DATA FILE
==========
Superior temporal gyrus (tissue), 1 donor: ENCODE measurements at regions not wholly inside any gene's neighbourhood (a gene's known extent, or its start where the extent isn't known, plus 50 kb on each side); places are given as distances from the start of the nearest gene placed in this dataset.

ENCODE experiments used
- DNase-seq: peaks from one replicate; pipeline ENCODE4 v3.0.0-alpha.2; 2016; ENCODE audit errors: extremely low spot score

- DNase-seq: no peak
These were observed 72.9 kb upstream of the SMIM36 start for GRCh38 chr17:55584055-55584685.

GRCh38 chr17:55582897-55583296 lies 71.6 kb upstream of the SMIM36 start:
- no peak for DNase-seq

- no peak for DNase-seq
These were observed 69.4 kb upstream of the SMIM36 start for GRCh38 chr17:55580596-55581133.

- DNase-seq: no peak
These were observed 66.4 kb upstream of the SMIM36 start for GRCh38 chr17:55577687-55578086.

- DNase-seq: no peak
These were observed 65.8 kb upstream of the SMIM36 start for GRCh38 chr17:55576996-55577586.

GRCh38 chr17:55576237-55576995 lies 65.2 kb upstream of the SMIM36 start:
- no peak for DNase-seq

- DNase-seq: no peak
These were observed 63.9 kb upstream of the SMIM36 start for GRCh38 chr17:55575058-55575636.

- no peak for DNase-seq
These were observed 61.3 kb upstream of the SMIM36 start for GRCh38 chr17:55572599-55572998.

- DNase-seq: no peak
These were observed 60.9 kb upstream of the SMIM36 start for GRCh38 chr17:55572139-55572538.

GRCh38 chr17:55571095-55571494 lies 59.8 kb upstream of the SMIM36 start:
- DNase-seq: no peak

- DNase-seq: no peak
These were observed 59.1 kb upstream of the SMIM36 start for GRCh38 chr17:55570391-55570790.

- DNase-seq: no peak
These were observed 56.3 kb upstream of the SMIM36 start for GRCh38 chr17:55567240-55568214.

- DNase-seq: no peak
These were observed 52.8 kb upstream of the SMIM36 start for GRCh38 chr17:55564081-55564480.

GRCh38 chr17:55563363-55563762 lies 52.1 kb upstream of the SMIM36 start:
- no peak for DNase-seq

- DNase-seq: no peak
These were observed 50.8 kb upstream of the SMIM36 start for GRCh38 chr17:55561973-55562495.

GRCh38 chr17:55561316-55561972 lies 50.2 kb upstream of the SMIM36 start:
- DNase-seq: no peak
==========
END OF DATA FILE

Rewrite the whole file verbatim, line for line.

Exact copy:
Superior temporal gyrus (tissue), 1 donor: ENCODE measurements at regions not wholly inside any gene's neighbourhood (a gene's known extent, or its start where the extent isn't known, plus 50 kb on each side); places are given as distances from the start of the nearest gene placed in this dataset.

ENCODE experiments used
- DNase-seq: peaks from one replicate; pipeline ENCODE4 v3.0.0-alpha.2; 2016; ENCODE audit errors: extremely low spot score

- DNase-seq: no peak
These were observed 72.9 kb upstream of the SMIM36 start for GRCh38 chr17:55584055-55584685.

GRCh38 chr17:55582897-55583296 lies 71.6 kb upstream of the SMIM36 start:
- no peak for DNase-seq

- no peak for DNase-seq
These were observed 69.4 kb upstream of the SMIM36 start for GRCh38 chr17:55580596-55581133.

- DNase-seq: no peak
These were observed 66.4 kb upstream of the SMIM36 start for GRCh38 chr17:55577687-55578086.

- DNase-seq: no peak
These were observed 65.8 kb upstream of the SMIM36 start for GRCh38 chr17:55576996-55577586.

GRCh38 chr17:55576237-55576995 lies 65.2 kb upstream of the SMIM36 start:
- no peak for DNase-seq

- DNase-seq: no peak
These were observed 63.9 kb upstream of the SMIM36 start for GRCh38 chr17:55575058-55575636.

- no peak for DNase-seq
These were observed 61.3 kb upstream of the SMIM36 start for GRCh38 chr17:55572599-55572998.

- DNase-seq: no peak
These were observed 60.9 kb upstream of the SMIM36 start for GRCh38 chr17:55572139-55572538.

GRCh38 chr17:55571095-55571494 lies 59.8 kb upstream of the SMIM36 start:
- DNase-seq: no peak

- DNase-seq: no peak
These were observed 59.1 kb upstream of the SMIM36 start for GRCh38 chr17:55570391-55570790.

- DNase-seq: no peak
These were observed 56.3 kb upstream of the SMIM36 start for GRCh38 chr17:55567240-55568214.

- DNase-seq: no peak
These were observed 52.8 kb upstream of the SMIM36 start for GRCh38 chr17:55564081-55564480.

GRCh38 chr17:55563363-55563762 lies 52.1 kb upstream of the SMIM36 start:
- no peak for DNase-seq

- DNase-seq: no peak
These were observed 50.8 kb upstream of the SMIM36 start for GRCh38 chr17:55561973-55562495.

GRCh38 chr17:55561316-55561972 lies 50.2 kb upstream of the SMIM36 start:
- DNase-seq: no peak